How to Pet a Cat Correctly

Hannah Hart, DVM
By Hannah Hart, DVM on Jan. 9, 2024
woman's hand petting a british shorthair's chin

Petting your cat is an important bonding experience for both of you. In fact, a study found that petting cats for even 10 minutes can reduce the amount of cortisol, a hormone associated with stress, that your body produces.

Although petting is a positive experience for both the cat and pet parent, there are proper and improper ways to pet a cat—and improper petting can cause a cat to become anxious, demonstrate aggressive behavior, and avoid further contact with you. Because of this, it’s important to understand how to pet a cat correctly.

Do Cats Like To Be Pet?

The first step of petting a cat is determining whether a cat wants to be pet. Some cats are more physically affectionate with their people than others. But some may prefer to sit near their people rather than be pet or held.

Your cat will indicate interest in petting with some clear body language signals:

  • He may approach you on his own

  • His body should be loose and relaxed as he walks directly toward you

  • The ears will be forward-facing and upright, with his tail held high and curled at the end in a question mark-like shape

  • He may rub his chin, cheeks, or forehead on your hand

If a cat is giving you these signals, it’s an invitation for petting. If your cat is not ready to be pet, he will demonstrate his feelings with similarly clear body language.

  • When you extend your hand toward him, he may avoid interacting with you or run away and hide

  • Alternatively, his body may be angled away from you and held in a rigid pose

  • You may see his ears flat against his head, his pupils dilated, and his tail held low, swishing back and forth

  • An unwilling cat may also growl or hiss when engaged for petting

  • He may try to swipe at you or bite your hand

If your cat is showing any of these negative signals, it is important to stop any attempts to pet him for the moment. He may be ready for petting at another time if you give him space to decompress.

How To Pet a Cat

When you see a cat you’d like to pet, follow some general guidelines.

1. Hold Out Your Hand

It’s best to allow the cat to sniff your hand and rub against it first before continuing any other petting motions. This will confirm the cat is in the mood for petting.

2. Begin Gentle Petting

When your cat signals he would like to be pet, begin smooth, gentle petting or soft scratching motions—rather than sharp, firm pats—along his chin, cheeks, back, and toward the base of his tail. These areas are generally where cats like to be pet.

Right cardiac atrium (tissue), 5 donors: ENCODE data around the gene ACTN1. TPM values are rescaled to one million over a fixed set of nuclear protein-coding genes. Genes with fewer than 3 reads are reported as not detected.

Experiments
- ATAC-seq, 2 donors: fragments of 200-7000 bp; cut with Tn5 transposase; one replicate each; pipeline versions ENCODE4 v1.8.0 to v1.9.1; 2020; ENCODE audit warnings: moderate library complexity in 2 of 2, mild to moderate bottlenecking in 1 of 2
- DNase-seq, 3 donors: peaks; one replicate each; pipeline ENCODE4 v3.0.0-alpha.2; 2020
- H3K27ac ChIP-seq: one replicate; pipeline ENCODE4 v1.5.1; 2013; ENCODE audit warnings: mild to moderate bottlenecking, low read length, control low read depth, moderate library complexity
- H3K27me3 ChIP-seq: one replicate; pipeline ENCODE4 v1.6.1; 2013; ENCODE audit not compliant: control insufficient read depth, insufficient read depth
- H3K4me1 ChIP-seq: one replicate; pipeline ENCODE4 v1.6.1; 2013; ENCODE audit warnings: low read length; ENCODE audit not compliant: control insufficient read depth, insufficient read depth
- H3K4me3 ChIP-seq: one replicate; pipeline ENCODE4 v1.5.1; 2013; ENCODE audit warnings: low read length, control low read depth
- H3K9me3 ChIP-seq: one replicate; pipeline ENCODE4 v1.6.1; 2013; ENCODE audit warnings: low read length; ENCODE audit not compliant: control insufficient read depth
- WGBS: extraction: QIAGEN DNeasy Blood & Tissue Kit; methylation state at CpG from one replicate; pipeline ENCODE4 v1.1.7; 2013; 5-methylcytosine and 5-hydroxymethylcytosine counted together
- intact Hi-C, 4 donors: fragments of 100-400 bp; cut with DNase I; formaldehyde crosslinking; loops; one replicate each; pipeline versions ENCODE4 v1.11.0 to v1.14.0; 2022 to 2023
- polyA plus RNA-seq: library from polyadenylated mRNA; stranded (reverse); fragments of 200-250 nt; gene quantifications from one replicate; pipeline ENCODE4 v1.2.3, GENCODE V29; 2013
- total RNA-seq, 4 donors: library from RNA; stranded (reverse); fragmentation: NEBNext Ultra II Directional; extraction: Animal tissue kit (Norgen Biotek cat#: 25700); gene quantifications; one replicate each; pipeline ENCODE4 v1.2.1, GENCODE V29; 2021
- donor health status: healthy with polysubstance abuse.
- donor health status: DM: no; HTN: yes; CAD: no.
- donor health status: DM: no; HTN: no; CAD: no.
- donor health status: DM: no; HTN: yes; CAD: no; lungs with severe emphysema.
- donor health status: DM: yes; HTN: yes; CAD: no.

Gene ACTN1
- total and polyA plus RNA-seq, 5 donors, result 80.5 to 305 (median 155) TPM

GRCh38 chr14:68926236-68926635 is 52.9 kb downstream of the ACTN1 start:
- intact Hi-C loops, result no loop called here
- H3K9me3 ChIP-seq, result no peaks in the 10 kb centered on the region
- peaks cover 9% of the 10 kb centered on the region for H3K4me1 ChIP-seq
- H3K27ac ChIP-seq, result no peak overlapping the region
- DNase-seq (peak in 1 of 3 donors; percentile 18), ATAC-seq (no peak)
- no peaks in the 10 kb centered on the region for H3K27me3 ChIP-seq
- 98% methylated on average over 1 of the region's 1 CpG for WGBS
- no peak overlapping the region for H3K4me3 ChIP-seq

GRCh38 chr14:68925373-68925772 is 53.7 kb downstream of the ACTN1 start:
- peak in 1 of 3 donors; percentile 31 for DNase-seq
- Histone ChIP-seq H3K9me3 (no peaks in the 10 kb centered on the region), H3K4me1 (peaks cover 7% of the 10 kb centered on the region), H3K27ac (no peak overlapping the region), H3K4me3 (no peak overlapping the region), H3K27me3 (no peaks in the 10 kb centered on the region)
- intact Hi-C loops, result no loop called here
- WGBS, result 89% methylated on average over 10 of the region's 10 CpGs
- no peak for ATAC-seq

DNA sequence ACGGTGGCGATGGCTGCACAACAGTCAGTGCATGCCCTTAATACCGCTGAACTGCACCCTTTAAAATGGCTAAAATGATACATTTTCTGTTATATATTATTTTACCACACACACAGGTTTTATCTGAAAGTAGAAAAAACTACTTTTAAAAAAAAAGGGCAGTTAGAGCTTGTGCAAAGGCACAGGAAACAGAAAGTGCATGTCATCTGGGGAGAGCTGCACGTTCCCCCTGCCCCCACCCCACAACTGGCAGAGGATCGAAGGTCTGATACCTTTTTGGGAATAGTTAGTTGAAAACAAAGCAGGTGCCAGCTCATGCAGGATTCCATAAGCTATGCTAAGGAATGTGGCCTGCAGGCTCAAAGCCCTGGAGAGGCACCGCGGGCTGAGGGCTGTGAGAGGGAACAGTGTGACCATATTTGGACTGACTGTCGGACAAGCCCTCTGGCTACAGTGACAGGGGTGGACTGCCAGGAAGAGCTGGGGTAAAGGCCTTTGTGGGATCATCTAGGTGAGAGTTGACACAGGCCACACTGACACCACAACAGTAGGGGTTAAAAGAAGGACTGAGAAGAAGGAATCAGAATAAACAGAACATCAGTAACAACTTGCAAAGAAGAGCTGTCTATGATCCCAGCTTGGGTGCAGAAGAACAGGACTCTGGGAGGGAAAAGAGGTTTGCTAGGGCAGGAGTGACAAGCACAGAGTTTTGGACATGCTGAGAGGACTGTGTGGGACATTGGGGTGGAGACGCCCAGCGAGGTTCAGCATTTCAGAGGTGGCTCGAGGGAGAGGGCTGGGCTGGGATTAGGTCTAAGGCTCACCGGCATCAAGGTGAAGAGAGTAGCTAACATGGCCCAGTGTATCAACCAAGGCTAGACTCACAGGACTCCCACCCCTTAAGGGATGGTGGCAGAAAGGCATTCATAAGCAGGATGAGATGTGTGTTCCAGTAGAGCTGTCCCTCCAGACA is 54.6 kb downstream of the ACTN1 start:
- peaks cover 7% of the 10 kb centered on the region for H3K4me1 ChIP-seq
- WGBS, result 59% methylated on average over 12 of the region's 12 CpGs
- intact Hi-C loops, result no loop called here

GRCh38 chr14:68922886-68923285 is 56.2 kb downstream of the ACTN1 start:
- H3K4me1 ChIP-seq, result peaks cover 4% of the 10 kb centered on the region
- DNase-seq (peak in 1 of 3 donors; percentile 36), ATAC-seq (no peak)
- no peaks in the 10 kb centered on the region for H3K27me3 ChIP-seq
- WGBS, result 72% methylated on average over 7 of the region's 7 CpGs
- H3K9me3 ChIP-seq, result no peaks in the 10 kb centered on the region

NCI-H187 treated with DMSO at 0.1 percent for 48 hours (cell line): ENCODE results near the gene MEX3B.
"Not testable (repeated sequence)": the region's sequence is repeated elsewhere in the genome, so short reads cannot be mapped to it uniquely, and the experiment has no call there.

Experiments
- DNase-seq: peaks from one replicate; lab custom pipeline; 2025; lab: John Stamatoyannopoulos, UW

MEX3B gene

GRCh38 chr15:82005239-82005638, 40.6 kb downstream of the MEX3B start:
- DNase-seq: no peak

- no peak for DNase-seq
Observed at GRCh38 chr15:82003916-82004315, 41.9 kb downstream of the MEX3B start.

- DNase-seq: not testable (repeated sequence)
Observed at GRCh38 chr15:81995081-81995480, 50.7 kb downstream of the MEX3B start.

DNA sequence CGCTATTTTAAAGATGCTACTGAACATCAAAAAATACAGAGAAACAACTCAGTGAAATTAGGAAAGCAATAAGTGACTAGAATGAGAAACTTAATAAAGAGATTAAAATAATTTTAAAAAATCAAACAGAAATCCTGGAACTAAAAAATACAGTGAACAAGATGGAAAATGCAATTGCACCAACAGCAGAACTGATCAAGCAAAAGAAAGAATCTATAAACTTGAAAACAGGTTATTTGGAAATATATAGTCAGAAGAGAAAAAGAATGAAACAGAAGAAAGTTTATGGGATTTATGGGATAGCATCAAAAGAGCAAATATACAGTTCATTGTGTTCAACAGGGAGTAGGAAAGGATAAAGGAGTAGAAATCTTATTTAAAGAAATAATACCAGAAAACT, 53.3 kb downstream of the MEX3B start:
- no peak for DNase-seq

Some cats may enjoy having their foreheads scratched due to the presence of scent glands, but this may be reserved for people they know. Petting on the head may be perceived as threatening to some cats.

3. Monitor Body Language and Vocalizations

You will know your cat is enjoying being pet when you remove your hand and he continues to rub against it. You may also hear him purring and continuing to interact with you with loose body posture, perked ears, and a tail held high.

It’s important to be mindful of body language when petting a cat. For example, some cats may enjoy being pet on their backs, but if they’re pet there for too long, they may become overstimulated and begin acting aggressively. It’s important to only pet a cat where he enjoys it—and only for as long as he enjoys being pet  there.

4. Avoid Any Painful Areas or Stressors

Avoid petting a cat in an area where he’s showing signs of pain or discomfort, such as a neck that is painful from arthritis or a belly that is painful from recent surgery. You also should not pull your cat out of hiding or bring him into a room to pet him when he’s resting or having alone time, as this may cause him stress.

Where Do Cats Like To Be Pet?

When petting a cat, it’s important to be mindful of the areas where cats tend to prefer being pet—and the areas cats do not often enjoy being pet.

Where To Pet Cats

Typically, cats enjoy being pet on the cheeks, chin, forehead, and base of the tail. These are preferred areas for many cats because these areas contain scent glands that release pheromones. Cats often rub each other in these areas when forming positive social relationships.

Some cats may also enjoy being pet on the nape of the neck and areas of the back, as they can develop itches here that are hard for them to scratch on their own.

Where NOT To Pet Cats

By contrast, there are several areas to avoid when petting a cat (unless you know the cat well and he has a personal preference for these areas).

Most cats do not like being pet on their stomach, chest, legs, paws, or tail. The stomach and chest are vulnerable areas for cats, so when you attempt to pet a cat in those spots, he feels like he’s being threatened. Similarly, the legs, paws, and tail are sensitive areas, so he may not enjoy the sensation of strokes or scratches there.

If it's your first time meeting a cat, it’s best to stay away from these areas until you know the cat better and he feels more comfortable around you.

By following these basic principles, it’s possible to create a petting experience that is rewarding both for you and your fur baby. If your cat is consistently becoming aggressive during petting sessions, consult with a veterinarian to determine if there are any medical conditions or behavioral concerns to address.

Featured Image: NiseriN/iStock / Getty Images Plus via Getty Images


Hannah Hart, DVM

WRITTEN BY

Hannah Hart, DVM

Veterinarian

Dr. Hart graduated from veterinary school in 2017 and began her career with USDA Food Safety and Inspection Service as a public health...


Help us make PetMD better

Was this article helpful?


Get Instant Vet Help Via Chat or Video. Connect with a Vet. Chewy Health